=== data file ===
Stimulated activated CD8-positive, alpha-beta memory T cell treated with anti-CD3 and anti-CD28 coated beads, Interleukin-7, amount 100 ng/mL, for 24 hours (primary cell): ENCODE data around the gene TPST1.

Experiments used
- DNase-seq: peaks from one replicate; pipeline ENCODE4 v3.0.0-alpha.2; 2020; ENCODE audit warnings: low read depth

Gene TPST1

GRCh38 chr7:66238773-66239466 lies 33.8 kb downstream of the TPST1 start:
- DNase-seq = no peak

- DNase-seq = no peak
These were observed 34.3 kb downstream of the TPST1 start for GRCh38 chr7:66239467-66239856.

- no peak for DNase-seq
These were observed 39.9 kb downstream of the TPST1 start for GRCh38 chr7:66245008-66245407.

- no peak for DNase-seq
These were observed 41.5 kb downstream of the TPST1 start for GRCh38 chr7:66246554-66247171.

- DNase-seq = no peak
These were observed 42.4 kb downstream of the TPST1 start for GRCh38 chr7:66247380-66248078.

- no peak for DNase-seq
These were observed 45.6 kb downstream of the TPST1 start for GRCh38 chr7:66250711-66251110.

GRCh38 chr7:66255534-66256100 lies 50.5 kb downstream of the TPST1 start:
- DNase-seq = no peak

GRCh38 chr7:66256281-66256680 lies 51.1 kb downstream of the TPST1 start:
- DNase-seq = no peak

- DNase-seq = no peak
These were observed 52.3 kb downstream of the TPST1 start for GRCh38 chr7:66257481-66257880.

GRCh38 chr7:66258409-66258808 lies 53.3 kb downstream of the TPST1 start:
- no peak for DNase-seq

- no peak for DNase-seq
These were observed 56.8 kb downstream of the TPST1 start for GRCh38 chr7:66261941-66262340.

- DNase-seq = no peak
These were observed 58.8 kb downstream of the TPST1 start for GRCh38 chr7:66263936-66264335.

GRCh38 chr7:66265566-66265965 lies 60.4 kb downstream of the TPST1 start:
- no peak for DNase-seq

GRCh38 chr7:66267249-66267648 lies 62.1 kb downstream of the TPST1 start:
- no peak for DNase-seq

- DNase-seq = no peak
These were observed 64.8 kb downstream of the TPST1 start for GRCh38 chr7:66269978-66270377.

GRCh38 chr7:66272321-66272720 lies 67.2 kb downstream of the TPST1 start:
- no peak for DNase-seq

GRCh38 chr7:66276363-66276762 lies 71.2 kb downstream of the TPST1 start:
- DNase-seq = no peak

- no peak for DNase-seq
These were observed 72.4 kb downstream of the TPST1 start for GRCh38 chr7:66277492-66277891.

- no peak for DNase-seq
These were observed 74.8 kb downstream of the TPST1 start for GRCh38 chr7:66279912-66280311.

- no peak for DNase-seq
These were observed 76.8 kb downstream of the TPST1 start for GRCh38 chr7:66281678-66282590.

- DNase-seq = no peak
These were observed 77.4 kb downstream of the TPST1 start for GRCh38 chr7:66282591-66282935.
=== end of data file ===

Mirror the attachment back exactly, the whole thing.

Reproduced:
Stimulated activated CD8-positive, alpha-beta memory T cell treated with anti-CD3 and anti-CD28 coated beads, Interleukin-7, amount 100 ng/mL, for 24 hours (primary cell): ENCODE data around the gene TPST1.

Experiments used
- DNase-seq: peaks from one replicate; pipeline ENCODE4 v3.0.0-alpha.2; 2020; ENCODE audit warnings: low read depth

Gene TPST1

GRCh38 chr7:66238773-66239466 lies 33.8 kb downstream of the TPST1 start:
- DNase-seq = no peak

- DNase-seq = no peak
These were observed 34.3 kb downstream of the TPST1 start for GRCh38 chr7:66239467-66239856.

- no peak for DNase-seq
These were observed 39.9 kb downstream of the TPST1 start for GRCh38 chr7:66245008-66245407.

- no peak for DNase-seq
These were observed 41.5 kb downstream of the TPST1 start for GRCh38 chr7:66246554-66247171.

- DNase-seq = no peak
These were observed 42.4 kb downstream of the TPST1 start for GRCh38 chr7:66247380-66248078.

- no peak for DNase-seq
These were observed 45.6 kb downstream of the TPST1 start for GRCh38 chr7:66250711-66251110.

GRCh38 chr7:66255534-66256100 lies 50.5 kb downstream of the TPST1 start:
- DNase-seq = no peak

GRCh38 chr7:66256281-66256680 lies 51.1 kb downstream of the TPST1 start:
- DNase-seq = no peak

- DNase-seq = no peak
These were observed 52.3 kb downstream of the TPST1 start for GRCh38 chr7:66257481-66257880.

GRCh38 chr7:66258409-66258808 lies 53.3 kb downstream of the TPST1 start:
- no peak for DNase-seq

- no peak for DNase-seq
These were observed 56.8 kb downstream of the TPST1 start for GRCh38 chr7:66261941-66262340.

- DNase-seq = no peak
These were observed 58.8 kb downstream of the TPST1 start for GRCh38 chr7:66263936-66264335.

GRCh38 chr7:66265566-66265965 lies 60.4 kb downstream of the TPST1 start:
- no peak for DNase-seq

GRCh38 chr7:66267249-66267648 lies 62.1 kb downstream of the TPST1 start:
- no peak for DNase-seq

- DNase-seq = no peak
These were observed 64.8 kb downstream of the TPST1 start for GRCh38 chr7:66269978-66270377.

GRCh38 chr7:66272321-66272720 lies 67.2 kb downstream of the TPST1 start:
- no peak for DNase-seq

GRCh38 chr7:66276363-66276762 lies 71.2 kb downstream of the TPST1 start:
- DNase-seq = no peak

- no peak for DNase-seq
These were observed 72.4 kb downstream of the TPST1 start for GRCh38 chr7:66277492-66277891.

- no peak for DNase-seq
These were observed 74.8 kb downstream of the TPST1 start for GRCh38 chr7:66279912-66280311.

- no peak for DNase-seq
These were observed 76.8 kb downstream of the TPST1 start for GRCh38 chr7:66281678-66282590.

- DNase-seq = no peak
These were observed 77.4 kb downstream of the TPST1 start for GRCh38 chr7:66282591-66282935.